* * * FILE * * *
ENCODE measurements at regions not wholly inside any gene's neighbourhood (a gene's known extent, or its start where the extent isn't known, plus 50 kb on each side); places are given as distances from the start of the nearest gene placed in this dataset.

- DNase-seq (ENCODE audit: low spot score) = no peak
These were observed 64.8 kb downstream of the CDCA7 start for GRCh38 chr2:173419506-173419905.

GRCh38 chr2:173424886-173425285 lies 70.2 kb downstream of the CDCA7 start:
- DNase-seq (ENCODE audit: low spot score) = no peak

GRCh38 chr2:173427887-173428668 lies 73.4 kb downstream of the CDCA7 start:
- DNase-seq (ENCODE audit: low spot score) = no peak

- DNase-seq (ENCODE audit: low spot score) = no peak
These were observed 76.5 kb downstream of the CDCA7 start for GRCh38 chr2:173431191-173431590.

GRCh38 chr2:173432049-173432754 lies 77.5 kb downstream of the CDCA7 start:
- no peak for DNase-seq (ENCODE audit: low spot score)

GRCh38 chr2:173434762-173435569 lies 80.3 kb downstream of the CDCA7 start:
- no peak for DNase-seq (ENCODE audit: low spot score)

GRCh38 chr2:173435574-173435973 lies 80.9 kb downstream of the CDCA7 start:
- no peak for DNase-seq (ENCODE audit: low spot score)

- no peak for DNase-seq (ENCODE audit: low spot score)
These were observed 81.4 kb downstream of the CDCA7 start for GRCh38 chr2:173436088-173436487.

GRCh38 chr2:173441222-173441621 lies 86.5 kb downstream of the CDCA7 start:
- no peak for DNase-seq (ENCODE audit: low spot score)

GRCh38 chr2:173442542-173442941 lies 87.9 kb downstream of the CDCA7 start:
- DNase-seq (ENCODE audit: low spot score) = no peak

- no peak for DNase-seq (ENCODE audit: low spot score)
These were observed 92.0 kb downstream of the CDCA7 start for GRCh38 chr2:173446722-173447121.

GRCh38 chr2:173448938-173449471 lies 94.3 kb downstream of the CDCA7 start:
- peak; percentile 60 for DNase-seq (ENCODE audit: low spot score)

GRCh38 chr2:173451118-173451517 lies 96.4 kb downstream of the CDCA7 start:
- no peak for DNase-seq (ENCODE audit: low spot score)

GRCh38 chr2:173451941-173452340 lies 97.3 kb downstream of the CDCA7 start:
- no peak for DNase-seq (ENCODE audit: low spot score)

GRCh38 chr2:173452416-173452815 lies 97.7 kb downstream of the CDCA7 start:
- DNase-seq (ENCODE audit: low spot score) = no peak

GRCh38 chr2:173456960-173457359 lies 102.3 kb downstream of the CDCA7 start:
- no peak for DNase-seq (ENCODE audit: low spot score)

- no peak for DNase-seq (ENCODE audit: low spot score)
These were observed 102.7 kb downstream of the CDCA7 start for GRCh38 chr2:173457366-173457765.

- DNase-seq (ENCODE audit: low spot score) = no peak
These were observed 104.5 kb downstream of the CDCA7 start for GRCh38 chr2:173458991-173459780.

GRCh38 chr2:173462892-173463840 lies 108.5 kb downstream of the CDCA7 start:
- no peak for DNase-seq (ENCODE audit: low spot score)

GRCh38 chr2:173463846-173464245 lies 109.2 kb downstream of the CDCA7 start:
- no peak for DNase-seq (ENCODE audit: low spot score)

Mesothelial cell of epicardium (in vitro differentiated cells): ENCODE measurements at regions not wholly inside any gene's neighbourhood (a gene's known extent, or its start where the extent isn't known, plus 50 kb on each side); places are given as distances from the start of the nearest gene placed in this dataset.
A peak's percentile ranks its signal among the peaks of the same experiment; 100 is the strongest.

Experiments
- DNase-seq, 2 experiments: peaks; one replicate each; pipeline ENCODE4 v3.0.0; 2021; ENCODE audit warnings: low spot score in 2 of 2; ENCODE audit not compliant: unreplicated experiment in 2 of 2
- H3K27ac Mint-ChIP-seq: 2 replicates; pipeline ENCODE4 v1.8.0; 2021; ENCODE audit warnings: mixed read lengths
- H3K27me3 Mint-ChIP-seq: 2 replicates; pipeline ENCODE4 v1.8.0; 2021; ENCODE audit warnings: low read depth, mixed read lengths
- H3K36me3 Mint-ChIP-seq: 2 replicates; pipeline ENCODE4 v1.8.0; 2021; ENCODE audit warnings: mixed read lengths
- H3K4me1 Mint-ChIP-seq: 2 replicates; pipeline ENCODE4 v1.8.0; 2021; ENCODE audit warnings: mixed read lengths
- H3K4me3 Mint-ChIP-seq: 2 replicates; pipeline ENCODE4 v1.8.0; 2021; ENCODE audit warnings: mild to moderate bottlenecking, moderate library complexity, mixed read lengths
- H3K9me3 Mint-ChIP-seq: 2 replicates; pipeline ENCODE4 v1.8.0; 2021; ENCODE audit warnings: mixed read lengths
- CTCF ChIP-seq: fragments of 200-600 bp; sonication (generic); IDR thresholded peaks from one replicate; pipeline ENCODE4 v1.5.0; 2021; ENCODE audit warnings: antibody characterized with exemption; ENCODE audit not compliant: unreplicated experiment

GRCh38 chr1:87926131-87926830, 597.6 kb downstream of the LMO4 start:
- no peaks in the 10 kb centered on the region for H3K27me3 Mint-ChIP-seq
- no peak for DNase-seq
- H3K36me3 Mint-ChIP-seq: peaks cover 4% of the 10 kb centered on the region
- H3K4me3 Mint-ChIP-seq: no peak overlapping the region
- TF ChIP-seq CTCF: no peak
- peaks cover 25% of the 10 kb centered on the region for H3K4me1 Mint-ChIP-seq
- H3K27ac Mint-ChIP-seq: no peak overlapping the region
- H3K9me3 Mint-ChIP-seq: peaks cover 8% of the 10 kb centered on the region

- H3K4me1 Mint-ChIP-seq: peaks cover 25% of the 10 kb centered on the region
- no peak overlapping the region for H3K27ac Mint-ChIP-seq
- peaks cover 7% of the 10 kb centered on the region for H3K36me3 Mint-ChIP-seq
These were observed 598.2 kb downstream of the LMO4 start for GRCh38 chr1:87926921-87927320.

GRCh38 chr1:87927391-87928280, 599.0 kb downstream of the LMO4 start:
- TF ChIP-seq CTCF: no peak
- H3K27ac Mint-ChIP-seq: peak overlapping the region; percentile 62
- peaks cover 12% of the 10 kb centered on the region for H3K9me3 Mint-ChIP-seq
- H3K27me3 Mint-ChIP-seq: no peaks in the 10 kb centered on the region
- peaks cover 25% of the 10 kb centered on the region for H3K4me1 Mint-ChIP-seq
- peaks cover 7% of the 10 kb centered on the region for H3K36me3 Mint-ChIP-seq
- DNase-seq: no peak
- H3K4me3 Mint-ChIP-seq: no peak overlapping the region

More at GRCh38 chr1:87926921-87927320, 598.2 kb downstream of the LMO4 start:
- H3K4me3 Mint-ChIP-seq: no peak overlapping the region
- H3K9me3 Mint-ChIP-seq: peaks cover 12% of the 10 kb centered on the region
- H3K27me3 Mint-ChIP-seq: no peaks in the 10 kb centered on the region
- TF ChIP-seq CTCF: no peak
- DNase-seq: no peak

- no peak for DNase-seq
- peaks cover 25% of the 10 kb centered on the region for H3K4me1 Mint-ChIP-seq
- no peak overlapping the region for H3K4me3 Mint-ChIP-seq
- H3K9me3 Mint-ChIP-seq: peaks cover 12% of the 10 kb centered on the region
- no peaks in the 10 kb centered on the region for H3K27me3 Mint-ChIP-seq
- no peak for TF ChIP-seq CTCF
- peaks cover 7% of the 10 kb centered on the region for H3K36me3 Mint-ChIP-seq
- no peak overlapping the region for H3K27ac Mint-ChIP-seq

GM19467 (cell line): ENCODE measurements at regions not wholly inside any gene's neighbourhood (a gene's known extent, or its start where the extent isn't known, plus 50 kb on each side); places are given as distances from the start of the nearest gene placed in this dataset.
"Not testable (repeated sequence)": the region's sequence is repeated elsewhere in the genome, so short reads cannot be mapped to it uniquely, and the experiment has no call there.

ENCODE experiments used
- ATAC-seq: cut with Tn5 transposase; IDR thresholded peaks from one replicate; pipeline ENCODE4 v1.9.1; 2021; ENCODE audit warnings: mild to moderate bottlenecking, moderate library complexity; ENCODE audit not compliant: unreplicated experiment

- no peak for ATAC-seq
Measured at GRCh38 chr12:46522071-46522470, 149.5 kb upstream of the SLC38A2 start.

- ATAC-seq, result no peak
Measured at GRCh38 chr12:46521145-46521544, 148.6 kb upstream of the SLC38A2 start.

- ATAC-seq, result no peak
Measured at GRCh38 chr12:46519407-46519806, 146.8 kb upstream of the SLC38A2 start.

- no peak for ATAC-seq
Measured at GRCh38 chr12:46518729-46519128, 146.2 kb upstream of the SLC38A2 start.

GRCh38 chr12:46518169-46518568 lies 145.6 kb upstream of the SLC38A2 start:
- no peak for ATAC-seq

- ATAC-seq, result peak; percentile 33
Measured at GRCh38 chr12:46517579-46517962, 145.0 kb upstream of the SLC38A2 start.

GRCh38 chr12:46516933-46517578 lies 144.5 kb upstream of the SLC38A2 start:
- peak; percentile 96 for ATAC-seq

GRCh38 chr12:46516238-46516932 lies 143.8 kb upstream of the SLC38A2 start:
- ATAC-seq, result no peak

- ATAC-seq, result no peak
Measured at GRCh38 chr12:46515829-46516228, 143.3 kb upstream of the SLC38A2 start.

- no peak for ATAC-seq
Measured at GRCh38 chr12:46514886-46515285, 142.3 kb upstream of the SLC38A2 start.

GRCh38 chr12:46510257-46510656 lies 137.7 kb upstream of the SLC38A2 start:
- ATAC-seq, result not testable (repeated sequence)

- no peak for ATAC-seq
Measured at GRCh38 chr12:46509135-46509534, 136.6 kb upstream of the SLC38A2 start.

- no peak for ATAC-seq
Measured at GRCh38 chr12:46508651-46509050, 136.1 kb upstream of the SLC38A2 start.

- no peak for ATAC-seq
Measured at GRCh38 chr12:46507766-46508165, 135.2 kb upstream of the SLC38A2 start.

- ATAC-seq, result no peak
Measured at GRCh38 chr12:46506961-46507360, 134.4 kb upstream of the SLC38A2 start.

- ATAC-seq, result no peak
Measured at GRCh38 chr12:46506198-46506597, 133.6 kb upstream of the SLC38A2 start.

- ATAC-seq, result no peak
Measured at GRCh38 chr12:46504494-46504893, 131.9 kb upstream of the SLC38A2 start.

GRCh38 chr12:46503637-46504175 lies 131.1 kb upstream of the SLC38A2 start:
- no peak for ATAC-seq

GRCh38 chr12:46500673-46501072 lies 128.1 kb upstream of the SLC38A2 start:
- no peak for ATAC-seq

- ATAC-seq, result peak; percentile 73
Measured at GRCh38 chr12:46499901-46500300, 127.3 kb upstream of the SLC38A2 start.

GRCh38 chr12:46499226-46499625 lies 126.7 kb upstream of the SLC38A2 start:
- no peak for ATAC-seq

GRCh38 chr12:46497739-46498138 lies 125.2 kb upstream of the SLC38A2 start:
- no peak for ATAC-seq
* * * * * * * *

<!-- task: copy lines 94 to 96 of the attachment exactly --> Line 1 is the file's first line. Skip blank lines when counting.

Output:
Measured at GRCh38 chr12:46522071-46522470, 149.5 kb upstream of the SLC38A2 start.

- ATAC-seq, result no peak
Measured at GRCh38 chr12:46521145-46521544, 148.6 kb upstream of the SLC38A2 start.